Many of the so-called “fitness” models we see on social media present the same thin bodies we’ve always called beautiful – the only difference is that those bodies are now in neon sports bras and spandex shorts. The diverse bodies of real women are not represented by the “one-size-fits-all,” airbrushed “perfection” of fitness models. As my passion for the sport of weightlifting developed, so too did my appreciation for the many ways fitness can be embodied.
Fourth-year sociology student Keyanna Russell said that being bombarded with these images takes a toll on her perception of body image.
“I think it has added to the thoughts about my own body, honestly all negative,” Russell said. “[It] makes it impossible not to compare yourself to one another.”
Too often fitness is presented as something we look at rather than something we do. The truth is, strength and fitness don’t exist in a still frame – they are skills we demonstrate through movement, not how we look in a gym selfie. If we really want to celebrate strong women, we need to concern ourselves with more than how “toned” they look.
Fourth-year psychology student Antonina Pavilanis has felt the pressure of trying to live up to these standards first-hand.
“I thought cardio was the way to lose weight and believed that [it] would make me love my body,” she said. “I resorted to eating less, and got what I wanted: ‘the perfect body.’ But I was more miserable than I had ever been in my life.”
My approach to food and fitness completely changed when I got into the sport of Olympic weightlifting. With weightlifting, it is necessary to fuel your body the right way so you can train properly. I went from “how little food can I survive on today?” to “how can I best nourish and fuel my body to perform?” Getting serious about weightlifting meant letting go of the desire to look “fit” in order to truly get stronger and become a better weightlifter.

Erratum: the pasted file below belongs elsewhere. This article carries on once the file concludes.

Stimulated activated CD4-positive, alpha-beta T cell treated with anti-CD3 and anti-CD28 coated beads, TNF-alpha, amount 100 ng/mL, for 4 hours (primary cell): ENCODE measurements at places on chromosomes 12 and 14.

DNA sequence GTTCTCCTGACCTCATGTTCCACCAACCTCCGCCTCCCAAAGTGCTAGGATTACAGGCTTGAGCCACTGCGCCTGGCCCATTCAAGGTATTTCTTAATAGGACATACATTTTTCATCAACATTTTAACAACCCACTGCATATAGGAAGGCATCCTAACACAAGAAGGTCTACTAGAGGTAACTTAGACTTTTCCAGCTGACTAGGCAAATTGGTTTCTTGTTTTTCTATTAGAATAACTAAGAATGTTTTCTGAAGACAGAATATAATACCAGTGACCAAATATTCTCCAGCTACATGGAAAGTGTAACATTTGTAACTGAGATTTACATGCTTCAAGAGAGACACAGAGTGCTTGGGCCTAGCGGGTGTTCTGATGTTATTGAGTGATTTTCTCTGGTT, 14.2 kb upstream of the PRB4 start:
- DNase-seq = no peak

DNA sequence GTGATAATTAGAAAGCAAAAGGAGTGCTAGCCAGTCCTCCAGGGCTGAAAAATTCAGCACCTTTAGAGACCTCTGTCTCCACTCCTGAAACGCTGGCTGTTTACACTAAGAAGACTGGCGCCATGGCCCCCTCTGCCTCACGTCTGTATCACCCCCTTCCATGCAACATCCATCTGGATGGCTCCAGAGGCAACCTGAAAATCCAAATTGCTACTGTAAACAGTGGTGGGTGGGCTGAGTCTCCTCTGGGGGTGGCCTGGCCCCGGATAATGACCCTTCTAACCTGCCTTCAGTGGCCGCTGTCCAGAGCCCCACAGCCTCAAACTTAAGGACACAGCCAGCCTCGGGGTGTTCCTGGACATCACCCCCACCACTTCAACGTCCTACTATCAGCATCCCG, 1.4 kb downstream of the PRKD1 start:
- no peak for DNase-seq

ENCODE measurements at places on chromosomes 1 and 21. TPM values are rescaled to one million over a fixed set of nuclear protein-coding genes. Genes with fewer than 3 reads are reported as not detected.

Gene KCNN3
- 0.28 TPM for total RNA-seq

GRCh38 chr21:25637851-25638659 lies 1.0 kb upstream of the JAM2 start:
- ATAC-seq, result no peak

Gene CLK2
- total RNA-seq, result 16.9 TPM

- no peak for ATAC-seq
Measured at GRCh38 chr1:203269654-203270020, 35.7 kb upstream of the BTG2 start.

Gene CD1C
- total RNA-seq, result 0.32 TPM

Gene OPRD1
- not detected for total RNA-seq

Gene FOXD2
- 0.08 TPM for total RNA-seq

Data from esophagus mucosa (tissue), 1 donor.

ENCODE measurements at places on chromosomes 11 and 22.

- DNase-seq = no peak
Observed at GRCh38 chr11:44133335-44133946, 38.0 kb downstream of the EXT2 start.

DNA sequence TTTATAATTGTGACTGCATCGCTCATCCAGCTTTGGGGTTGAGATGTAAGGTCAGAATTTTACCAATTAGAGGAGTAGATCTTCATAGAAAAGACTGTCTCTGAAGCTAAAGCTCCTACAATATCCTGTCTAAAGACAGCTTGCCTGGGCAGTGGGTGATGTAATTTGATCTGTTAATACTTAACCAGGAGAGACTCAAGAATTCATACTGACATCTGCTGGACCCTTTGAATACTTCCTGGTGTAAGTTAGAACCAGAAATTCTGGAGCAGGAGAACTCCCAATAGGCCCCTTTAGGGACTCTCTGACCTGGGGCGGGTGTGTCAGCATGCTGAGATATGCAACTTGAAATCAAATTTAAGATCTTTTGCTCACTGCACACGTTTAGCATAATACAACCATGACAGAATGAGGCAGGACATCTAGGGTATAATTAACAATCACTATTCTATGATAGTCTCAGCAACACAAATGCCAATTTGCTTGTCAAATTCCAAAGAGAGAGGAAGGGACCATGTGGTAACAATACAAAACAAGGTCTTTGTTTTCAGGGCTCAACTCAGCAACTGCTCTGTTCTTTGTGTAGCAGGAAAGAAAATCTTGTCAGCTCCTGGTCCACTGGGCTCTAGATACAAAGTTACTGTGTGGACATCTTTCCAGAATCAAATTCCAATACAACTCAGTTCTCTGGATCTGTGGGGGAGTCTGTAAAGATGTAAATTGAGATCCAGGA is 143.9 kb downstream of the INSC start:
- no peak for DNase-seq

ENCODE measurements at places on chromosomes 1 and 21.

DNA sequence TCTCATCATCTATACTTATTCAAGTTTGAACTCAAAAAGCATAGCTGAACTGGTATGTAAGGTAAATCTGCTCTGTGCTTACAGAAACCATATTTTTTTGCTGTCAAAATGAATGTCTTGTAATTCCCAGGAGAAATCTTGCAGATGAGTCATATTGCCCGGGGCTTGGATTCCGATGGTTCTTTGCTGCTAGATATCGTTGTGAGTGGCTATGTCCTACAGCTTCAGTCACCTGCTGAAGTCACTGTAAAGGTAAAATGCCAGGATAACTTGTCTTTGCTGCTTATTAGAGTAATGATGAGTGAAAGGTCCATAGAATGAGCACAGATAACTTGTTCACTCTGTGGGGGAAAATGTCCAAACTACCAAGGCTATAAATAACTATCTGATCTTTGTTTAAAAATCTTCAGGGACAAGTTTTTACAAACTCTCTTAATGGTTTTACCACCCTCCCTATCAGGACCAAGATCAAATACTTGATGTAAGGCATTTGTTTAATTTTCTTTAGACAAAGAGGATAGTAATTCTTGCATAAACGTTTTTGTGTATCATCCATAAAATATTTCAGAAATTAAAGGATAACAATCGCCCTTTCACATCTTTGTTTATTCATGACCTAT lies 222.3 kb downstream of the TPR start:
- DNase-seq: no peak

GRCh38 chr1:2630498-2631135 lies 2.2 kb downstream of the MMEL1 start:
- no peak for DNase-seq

This was challenging at first, but eventually, something just kind of clicked. I realized that my goals were bigger than how my body looked. I became empowered by what I could accomplish in the gym, and this made it easier to eat more to further feed that progress.
I also realized that being strong lead to the best kind of confidence I could ever have. I am happy with how my body looks, how it feels and how it’s performing; I’m not just striving to look like some “fit chick” I see on Instagram.
I find weightlifting empowering because the only thing that matters is the number on the bar. Nobody cares whether you actually look fit or not. The most respected women in this sport are praised for the serious weight they can throw overhead, not how they look in their singlet walking up to the platform.
Weightlifting has helped my body image by allowing me to focus on what my body can do rather than what it can look like.
Pavilanis offered her own thoughts on body image.
“Body image is about confidence, and confidence comes from feeling good. That took me a really long time to understand,” she said. “I’ve learned that what makes you feel good in your own body is what you give it, not what you take away.”
For me, it was finding confidence in strength that helped me learn to value my body for what it is capable of, but that’s not to say it has to be about strength for everybody. Being guided by a passion for something you love is what brings us confidence – not reaching a certain body fat, size, or weight goal.